One of the benefits to the Mincey Plantations rather extensive collection of Apple products is the ability to load up something new and beta on a machine without worry of killing important information or wiping out valuable applications.
Over the course of the past decade or so I’ve been able to download and try out various new macOS versions, a couple of iOS versions for iPhone and iPad, and this year, thanks to a friend’s developer certificate, the new iPadOS.
Sure, you’ve used iOS on iPad before and all it did was turn the device into a big iPhone without the phone. This year is different. By segregating iOS from iPadOS, Apple gave the larger device some room to grow and this will take iPad into a different realm.
The Mac-like realm.
What iPadOS brings to the table are a list of items we Mac customers who use iPads have clamored about for a few years. Improved file management in the Files app, better external hardware integration, more multi-tasking, and two areas that lit my hair on fire.
Mouse support (and trackpad) and more keyboard shortcuts.
It’s just a matter of time before some hardware maker somewhere introduces an iPad keyboard for iPadOS that sports a trackpad, too. To be fair, iPadOS does not turn an iPad into a Mac, but, instead, in just the right places, you get a more Mac-like experience and that improves workflow.
For example, Apple is not making a big deal of mouse support. You have to find it in Accessibility and turn it on and even then it’s not exactly the same as a Mac. But it’s close, and helps to reduce the fingertip, hand, wrist, arm, elbow, and shoulder routine required to move hands off the keyboard just to navigate the screen.
Apple included more than two dozen new keyboard shortcuts, and while that does not turn the iPad into a Mac, you still get a more Mac-like experience– provided you’re already something of a Mac power user and know that hands on the keyboard are more productive than a mouse or waving a finger at the screen.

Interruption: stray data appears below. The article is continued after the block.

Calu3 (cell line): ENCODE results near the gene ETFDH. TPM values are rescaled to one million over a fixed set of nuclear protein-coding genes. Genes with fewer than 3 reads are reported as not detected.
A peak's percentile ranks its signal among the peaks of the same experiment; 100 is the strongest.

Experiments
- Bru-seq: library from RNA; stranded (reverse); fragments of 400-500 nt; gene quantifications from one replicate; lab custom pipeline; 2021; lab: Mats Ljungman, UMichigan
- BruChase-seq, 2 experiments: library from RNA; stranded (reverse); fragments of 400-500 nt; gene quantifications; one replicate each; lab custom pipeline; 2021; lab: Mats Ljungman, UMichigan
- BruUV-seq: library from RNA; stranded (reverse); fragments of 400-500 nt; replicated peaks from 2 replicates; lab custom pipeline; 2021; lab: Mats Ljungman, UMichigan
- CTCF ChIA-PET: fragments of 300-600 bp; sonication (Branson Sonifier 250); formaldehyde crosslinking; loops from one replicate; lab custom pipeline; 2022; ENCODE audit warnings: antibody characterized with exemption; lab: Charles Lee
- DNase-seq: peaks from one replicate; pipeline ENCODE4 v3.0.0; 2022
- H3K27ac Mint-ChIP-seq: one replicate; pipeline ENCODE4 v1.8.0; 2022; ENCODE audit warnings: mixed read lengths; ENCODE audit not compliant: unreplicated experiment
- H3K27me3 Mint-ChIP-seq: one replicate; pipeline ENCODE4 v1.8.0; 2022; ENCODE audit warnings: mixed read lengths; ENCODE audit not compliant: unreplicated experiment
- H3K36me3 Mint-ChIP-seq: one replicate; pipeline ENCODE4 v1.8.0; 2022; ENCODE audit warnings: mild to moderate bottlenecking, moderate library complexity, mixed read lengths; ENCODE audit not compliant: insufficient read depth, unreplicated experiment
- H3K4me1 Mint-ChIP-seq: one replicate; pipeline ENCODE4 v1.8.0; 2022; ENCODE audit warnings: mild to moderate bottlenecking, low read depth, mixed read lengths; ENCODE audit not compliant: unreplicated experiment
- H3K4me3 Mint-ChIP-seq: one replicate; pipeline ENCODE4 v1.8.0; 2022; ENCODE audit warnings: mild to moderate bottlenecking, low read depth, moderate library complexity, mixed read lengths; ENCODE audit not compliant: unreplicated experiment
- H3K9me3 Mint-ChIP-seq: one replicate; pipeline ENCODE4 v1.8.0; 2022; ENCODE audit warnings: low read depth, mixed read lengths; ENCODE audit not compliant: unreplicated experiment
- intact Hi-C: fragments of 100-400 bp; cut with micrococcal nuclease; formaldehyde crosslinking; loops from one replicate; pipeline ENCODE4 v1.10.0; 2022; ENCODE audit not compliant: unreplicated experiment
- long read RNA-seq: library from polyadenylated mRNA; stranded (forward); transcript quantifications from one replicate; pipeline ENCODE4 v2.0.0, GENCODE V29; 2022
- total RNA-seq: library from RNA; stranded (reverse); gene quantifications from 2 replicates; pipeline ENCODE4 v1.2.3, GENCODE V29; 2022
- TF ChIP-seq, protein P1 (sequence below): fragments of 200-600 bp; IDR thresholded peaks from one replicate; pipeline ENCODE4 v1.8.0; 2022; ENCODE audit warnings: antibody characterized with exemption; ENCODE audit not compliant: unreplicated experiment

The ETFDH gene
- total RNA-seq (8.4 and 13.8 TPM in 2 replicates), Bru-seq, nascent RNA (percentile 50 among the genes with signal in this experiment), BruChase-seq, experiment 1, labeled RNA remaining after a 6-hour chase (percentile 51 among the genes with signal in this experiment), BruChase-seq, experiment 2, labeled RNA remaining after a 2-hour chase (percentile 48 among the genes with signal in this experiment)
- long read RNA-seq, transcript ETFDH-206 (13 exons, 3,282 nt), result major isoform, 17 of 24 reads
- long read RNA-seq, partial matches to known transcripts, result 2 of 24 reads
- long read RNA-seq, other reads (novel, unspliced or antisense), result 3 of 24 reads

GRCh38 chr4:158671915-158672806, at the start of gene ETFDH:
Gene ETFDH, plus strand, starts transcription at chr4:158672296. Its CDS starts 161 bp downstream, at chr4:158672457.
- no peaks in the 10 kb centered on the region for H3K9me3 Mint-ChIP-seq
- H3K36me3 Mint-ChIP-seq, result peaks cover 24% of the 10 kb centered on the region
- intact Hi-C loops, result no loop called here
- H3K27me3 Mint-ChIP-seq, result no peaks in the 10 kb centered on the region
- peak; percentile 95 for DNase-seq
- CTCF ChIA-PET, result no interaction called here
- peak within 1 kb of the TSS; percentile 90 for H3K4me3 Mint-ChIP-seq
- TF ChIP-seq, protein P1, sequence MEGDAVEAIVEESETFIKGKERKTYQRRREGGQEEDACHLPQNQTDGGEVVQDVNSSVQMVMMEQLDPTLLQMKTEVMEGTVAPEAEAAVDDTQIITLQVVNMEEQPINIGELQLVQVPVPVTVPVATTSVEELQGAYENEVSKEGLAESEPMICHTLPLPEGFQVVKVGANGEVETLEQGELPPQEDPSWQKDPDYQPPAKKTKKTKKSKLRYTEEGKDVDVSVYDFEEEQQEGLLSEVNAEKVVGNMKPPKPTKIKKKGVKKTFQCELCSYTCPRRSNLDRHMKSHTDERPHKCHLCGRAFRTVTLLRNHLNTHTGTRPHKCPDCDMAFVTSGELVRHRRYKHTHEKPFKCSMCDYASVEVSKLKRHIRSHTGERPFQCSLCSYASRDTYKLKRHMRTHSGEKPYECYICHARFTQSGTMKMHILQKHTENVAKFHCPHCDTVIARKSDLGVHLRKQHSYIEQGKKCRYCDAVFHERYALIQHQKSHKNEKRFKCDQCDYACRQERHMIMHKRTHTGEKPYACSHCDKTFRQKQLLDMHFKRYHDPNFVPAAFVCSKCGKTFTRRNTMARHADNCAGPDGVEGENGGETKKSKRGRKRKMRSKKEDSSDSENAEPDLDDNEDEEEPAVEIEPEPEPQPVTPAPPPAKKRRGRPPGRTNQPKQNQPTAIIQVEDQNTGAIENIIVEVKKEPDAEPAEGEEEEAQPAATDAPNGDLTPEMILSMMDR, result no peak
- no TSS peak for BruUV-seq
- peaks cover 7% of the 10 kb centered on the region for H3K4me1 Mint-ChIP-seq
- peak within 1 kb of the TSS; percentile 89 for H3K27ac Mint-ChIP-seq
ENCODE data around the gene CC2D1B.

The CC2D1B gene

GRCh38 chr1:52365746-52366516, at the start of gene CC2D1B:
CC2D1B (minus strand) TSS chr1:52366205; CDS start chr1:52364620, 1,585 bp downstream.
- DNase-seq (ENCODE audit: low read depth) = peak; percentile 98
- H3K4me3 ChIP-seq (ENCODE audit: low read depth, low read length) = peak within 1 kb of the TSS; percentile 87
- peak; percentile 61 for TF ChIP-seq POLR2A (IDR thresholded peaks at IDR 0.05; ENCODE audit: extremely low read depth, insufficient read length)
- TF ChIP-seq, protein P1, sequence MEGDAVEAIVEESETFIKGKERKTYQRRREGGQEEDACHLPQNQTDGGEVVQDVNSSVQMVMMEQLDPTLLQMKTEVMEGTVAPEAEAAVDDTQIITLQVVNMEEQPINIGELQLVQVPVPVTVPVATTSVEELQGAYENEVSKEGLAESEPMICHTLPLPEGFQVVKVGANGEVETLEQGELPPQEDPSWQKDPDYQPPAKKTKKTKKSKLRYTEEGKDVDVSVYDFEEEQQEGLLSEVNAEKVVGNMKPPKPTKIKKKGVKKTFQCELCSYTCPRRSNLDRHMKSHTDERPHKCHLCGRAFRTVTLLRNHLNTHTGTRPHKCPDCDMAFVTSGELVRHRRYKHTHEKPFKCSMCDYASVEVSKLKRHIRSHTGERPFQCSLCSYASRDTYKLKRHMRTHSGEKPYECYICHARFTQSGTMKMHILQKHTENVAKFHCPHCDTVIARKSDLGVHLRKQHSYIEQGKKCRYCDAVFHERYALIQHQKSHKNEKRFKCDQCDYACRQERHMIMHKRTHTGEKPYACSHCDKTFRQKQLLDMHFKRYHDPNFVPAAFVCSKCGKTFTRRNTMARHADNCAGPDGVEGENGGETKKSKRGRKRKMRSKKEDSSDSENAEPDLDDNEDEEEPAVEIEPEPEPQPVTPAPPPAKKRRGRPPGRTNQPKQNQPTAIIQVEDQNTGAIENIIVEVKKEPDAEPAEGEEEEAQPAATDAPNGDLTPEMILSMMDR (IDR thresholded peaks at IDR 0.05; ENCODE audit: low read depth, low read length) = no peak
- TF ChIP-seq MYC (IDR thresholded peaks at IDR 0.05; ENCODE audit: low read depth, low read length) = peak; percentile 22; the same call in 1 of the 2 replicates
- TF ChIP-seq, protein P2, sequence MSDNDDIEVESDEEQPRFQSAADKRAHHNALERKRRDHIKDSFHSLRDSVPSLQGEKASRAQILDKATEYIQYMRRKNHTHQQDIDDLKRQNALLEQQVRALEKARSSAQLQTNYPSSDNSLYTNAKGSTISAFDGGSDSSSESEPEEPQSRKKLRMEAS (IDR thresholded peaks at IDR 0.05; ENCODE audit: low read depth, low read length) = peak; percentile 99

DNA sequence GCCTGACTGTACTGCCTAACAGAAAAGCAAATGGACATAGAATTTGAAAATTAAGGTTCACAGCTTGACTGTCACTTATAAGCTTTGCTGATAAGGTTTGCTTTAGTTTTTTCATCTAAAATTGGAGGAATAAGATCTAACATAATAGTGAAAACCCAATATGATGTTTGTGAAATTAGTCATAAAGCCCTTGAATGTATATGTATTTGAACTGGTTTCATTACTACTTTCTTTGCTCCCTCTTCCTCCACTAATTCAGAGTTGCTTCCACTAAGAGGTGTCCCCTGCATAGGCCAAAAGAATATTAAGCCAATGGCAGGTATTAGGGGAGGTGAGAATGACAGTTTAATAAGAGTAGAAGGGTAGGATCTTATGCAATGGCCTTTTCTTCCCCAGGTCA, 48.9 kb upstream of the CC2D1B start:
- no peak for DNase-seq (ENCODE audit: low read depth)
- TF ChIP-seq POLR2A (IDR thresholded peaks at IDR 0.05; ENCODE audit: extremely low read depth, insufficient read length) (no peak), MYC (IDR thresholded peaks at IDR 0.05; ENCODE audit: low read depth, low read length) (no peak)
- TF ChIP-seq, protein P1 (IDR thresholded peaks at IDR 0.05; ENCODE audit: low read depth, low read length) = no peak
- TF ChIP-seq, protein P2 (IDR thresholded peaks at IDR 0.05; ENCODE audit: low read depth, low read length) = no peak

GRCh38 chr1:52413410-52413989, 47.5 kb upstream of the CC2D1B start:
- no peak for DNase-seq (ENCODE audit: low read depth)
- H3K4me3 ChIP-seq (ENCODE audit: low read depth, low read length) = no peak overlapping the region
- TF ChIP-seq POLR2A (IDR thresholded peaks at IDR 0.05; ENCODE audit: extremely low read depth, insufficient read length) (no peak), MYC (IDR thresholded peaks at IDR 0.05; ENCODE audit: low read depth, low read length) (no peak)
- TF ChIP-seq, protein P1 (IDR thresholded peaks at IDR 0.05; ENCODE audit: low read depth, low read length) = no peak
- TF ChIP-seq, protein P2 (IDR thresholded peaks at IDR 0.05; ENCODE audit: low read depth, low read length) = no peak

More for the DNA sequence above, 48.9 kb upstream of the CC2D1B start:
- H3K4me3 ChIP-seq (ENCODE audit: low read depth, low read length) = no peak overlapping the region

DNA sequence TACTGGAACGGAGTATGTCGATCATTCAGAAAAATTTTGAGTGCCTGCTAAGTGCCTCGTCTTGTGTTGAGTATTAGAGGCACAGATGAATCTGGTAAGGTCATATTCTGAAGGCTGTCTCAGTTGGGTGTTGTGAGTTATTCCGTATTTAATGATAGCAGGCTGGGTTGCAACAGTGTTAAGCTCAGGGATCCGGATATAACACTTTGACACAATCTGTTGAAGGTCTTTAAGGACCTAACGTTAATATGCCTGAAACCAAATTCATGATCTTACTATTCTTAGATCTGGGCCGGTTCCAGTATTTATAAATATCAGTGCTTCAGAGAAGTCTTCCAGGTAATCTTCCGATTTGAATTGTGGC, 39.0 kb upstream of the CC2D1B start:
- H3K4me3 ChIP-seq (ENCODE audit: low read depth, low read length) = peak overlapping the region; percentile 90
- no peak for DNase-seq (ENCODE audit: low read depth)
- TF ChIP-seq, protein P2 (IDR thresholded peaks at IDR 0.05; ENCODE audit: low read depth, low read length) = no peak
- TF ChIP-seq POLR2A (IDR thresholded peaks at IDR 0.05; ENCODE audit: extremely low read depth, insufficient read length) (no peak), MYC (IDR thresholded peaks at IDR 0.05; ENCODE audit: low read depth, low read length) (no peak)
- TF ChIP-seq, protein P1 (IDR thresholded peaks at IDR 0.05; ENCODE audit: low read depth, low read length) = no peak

No, iPadOS does not bring app window resizing common to the Mac, but you do get multiple apps on the same display, multiple apps on Slide Over, and multiple windows from the same app.
One of my absolute favorite Mac Finder features is Column View. To use it is to know how powerful it is, and Apple brings it to iPadOS. You can even use it to inspect details from files. Think File Info. iPadOS also brings in some standard tools to Files– annotate images, convert to PDFs, crop images, rotate video, and more.
How is all that not Mac-like?
Files on iPadOS also has another Mac-like characteristic. Plug in an external disk drive or jump drive and it shows up in the Files sidebar. Mac-like, now? What I would like to see and Apple says it’s coming is the option to connect Files to external servers via SMB, but that’s a minor nit for most of us.
Hey, did I forget to mention Zip files?
Uh huh. iPadOS can handle zip archives kinda sorta mostly like Zip on the Mac via the new context menu. And, if you want, you can use the Mac’s famous Save To… via the Save To Files extension which lets you rename files and change folder destinations.
In some future review I’ll rummage around Safari’s new desktop-class website pages, but you’ll like using Google Docs, and Dropbox in ways you could not before.
Clearly, Apple is moving the iPad into its own realm and though it is Mac-like in nature, what we may be seeing is the future of personal computing. Apple sells more than double the number of iPads each yeas as it does Macs, and that won’t change.
$329 and a decent keyboard and mouse and you come away with a very Mac-like experience for hundreds less than a Mac.